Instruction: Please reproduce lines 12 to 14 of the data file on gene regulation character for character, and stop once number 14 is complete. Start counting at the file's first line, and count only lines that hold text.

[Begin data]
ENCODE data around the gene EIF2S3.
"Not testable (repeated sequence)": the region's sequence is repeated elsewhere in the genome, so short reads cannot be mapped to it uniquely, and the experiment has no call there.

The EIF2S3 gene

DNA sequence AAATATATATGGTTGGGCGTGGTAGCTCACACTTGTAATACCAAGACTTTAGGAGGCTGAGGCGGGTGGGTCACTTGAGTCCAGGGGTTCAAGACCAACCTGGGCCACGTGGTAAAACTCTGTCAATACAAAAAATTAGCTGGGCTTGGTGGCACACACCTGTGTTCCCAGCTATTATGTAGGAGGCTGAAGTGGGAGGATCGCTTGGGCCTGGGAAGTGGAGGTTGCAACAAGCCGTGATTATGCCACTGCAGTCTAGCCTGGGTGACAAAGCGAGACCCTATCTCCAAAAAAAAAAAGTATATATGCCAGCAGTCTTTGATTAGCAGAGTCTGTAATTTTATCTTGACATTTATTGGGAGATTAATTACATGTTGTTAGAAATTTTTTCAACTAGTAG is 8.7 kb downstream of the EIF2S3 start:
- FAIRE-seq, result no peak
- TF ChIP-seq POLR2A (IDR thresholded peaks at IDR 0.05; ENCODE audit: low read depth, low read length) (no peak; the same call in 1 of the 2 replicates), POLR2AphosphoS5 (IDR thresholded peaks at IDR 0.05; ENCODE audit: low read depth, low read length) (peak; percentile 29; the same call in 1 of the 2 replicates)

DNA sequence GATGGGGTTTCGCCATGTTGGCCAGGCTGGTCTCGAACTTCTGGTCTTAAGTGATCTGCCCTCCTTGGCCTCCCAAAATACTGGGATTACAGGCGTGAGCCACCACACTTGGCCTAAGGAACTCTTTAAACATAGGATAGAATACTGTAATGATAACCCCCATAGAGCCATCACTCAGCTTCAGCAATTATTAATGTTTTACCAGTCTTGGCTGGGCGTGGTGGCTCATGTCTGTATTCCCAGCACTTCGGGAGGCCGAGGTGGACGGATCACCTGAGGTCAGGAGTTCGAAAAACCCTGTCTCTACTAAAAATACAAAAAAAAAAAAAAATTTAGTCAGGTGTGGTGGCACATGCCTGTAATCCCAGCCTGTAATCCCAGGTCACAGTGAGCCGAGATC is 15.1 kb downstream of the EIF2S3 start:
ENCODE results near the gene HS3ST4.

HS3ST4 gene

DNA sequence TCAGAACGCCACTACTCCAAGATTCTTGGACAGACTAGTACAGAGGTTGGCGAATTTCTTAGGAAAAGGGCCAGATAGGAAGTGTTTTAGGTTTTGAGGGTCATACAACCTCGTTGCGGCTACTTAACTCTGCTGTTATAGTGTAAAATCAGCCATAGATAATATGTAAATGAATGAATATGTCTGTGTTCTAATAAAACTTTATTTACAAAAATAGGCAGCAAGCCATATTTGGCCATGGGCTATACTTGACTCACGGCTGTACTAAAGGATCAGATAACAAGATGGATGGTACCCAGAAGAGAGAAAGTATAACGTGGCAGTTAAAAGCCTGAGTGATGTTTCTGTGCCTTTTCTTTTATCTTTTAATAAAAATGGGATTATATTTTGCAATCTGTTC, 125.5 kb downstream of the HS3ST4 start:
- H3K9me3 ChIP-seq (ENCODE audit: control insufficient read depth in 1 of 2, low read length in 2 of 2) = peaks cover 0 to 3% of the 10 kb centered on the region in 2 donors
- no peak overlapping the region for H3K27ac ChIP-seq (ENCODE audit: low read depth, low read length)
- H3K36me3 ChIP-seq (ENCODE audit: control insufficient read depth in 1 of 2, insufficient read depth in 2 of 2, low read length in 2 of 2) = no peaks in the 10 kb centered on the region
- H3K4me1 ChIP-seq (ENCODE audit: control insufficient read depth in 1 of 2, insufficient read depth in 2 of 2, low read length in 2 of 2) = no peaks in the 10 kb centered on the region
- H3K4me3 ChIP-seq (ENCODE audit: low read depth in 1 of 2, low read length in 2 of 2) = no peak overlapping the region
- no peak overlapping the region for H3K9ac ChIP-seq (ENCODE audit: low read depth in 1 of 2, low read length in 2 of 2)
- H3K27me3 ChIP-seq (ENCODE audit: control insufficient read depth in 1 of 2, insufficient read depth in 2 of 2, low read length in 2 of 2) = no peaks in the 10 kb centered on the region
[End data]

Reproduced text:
- no peak overlapping the region for H3K27ac ChIP-seq (ENCODE audit: low read depth, low read length)
- H3K36me3 ChIP-seq (ENCODE audit: control insufficient read depth in 1 of 2, insufficient read depth in 2 of 2, low read length in 2 of 2) = no peaks in the 10 kb centered on the region
- H3K4me1 ChIP-seq (ENCODE audit: control insufficient read depth in 1 of 2, insufficient read depth in 2 of 2, low read length in 2 of 2) = no peaks in the 10 kb centered on the region